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Time traveling always looks so great, or at least what is revealed in movies. “The Time Machine” offered a view of a very distant future, “Bill and Ted’s Excellent Adventure,” showcased awesome historical events and the little boy in Disney’s “The Navigator” got to fly around on a really cool looking space ship.
“The Time Traveler’s Wife,” however, shows a different side of the coin. It reveals the loneliness of having a gift that no one else possesses and the consequences of drifting through different periods of time.
Henry (Eric Bana) has a peculiar gift. He spontaneously travels in and out of the past, present and future. It’s a gift that Henry cannot control and his time traveling occurs without any warning. Even though he doesn’t travel back to when dinosaurs ruled the Earth or jump into the future where humans live on the Moon, Henry still encounters a lot of dangers. He gets beaten up, suffers from hypothermia and worse.
The one positive thing Henry does encounter on his trips through time is love.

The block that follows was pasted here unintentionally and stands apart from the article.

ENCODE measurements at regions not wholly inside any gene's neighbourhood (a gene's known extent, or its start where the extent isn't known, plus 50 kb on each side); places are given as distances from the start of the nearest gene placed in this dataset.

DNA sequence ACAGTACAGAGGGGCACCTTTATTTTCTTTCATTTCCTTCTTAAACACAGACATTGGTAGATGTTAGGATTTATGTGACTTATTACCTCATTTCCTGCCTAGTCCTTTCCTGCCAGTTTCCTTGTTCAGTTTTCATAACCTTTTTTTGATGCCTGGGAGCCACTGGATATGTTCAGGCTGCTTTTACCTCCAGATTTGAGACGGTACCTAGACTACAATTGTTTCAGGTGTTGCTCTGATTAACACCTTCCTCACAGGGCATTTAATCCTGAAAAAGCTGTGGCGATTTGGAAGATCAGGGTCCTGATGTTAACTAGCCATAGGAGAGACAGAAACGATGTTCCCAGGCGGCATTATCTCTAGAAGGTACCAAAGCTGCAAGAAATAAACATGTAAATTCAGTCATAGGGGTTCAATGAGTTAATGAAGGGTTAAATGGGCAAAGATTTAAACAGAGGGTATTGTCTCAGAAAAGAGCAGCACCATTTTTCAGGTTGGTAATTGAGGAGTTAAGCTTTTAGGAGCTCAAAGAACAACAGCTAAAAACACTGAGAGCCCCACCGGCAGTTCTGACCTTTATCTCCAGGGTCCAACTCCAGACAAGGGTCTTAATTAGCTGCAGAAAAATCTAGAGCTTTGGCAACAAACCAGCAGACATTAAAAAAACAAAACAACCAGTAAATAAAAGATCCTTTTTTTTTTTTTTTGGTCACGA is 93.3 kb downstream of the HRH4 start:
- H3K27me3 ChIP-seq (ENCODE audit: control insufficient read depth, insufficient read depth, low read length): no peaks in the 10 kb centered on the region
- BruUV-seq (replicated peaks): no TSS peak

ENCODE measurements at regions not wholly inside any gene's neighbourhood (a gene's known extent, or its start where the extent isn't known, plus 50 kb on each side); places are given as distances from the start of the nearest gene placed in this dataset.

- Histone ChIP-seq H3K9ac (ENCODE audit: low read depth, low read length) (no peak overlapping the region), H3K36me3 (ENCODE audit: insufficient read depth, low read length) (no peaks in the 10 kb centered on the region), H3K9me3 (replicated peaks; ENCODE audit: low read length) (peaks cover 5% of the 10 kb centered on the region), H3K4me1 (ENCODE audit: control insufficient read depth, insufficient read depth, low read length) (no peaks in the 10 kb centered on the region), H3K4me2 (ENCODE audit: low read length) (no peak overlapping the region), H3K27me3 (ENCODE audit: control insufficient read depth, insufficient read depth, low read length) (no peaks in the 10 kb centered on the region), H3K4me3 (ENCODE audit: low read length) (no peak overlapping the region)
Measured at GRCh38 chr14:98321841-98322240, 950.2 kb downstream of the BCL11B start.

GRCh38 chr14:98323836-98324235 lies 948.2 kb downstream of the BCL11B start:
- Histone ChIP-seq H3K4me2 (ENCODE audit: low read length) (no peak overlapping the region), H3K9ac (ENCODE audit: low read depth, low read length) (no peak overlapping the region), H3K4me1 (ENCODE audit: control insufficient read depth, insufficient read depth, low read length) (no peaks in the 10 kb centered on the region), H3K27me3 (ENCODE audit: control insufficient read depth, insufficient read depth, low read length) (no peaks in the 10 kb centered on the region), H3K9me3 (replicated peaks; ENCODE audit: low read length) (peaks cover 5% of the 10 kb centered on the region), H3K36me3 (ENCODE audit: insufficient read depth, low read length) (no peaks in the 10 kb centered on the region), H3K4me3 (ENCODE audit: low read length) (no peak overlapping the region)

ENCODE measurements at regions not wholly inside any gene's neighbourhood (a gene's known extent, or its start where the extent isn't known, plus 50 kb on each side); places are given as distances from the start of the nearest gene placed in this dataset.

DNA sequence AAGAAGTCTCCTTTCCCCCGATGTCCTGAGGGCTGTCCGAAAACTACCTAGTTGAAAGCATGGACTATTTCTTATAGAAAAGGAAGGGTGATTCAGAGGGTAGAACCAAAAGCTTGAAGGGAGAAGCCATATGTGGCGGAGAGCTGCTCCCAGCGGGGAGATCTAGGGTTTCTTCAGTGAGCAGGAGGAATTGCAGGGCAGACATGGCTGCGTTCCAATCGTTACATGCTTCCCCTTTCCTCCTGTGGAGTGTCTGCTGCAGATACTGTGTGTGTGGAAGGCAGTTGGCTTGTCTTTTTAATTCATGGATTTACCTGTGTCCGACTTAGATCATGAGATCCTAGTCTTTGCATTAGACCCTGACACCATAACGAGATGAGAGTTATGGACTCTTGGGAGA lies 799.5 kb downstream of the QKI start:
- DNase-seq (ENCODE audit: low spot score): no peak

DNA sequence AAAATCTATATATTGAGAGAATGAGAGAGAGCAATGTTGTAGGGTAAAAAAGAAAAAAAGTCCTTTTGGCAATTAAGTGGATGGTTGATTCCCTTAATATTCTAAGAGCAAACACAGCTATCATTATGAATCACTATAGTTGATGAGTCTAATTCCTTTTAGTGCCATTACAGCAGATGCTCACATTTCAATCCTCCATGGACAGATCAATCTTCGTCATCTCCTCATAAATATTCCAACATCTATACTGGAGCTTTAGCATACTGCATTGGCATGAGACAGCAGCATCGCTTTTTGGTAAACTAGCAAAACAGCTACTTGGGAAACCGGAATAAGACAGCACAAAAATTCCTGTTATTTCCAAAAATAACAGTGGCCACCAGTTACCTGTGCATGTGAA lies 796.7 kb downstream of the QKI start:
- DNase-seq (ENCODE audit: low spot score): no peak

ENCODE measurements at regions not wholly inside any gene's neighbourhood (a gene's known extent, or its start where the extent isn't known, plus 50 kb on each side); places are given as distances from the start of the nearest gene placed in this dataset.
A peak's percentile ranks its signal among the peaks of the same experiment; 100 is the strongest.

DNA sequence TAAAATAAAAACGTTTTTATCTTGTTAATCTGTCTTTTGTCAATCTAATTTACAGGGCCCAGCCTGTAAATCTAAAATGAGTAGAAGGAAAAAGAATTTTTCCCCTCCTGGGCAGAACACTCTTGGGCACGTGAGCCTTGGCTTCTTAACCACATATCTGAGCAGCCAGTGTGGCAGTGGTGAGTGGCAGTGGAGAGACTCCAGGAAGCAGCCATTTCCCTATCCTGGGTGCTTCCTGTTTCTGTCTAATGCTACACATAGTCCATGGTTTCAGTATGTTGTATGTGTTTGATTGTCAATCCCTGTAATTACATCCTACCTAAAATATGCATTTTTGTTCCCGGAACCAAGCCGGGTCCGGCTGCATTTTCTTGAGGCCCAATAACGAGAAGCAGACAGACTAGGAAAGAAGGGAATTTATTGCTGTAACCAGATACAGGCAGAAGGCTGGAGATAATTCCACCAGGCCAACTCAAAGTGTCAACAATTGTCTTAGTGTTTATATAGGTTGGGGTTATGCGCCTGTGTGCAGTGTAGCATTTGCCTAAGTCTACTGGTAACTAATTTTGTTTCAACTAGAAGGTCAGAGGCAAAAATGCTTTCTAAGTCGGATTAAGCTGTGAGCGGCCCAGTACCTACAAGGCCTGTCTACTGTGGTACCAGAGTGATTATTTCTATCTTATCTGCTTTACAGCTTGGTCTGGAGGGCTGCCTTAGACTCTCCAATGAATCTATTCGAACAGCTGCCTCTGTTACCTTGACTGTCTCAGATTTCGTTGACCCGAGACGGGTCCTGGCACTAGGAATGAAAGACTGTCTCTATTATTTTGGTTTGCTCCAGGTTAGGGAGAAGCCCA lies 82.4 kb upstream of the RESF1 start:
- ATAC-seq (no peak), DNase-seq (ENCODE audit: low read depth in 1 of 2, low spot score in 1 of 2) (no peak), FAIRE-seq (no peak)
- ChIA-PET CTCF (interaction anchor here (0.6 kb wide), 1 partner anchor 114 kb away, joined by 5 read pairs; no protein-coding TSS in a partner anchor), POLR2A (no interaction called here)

Claire (Rachel McAdams) fell in love with Henry as a little girl. And even though she interacts with Henry at different stages in his life, that love always exists. It transcends time.
If this couples’ timeless love doesn’t bring tears to your eyes, I don’t know what will. McAdams and Bana are so sweet in this movie. It tugs the heartstrings when Henry disappears on his wedding day only to journey back to when Claire was a child. When he informs the young Claire that he is getting married, she becomes jealous even though it is she who becomes his wife.
I loved how Henry’s spontaneous trips to Claire’s childhood and teenage years are always set in the same beautiful, sun-filled meadow, which sharply contracts with the grungey, dark urban areas he pops into when she is not around. It was as if without Claire, Henry’s world dulls.
While I enjoyed the movie’s message about love, I also admired how it handled Henry’s gift. The film reasoned that it was a result of a genetic anomaly but never delved further than that.
I appreciated how the filmmakers left some of the mystery and magic in Henry’s capabilities. To give some elaborate scientific explanation would have ruined all the fun. The movie is bittersweet, definitely not sour. It is a real treat to moviegoers.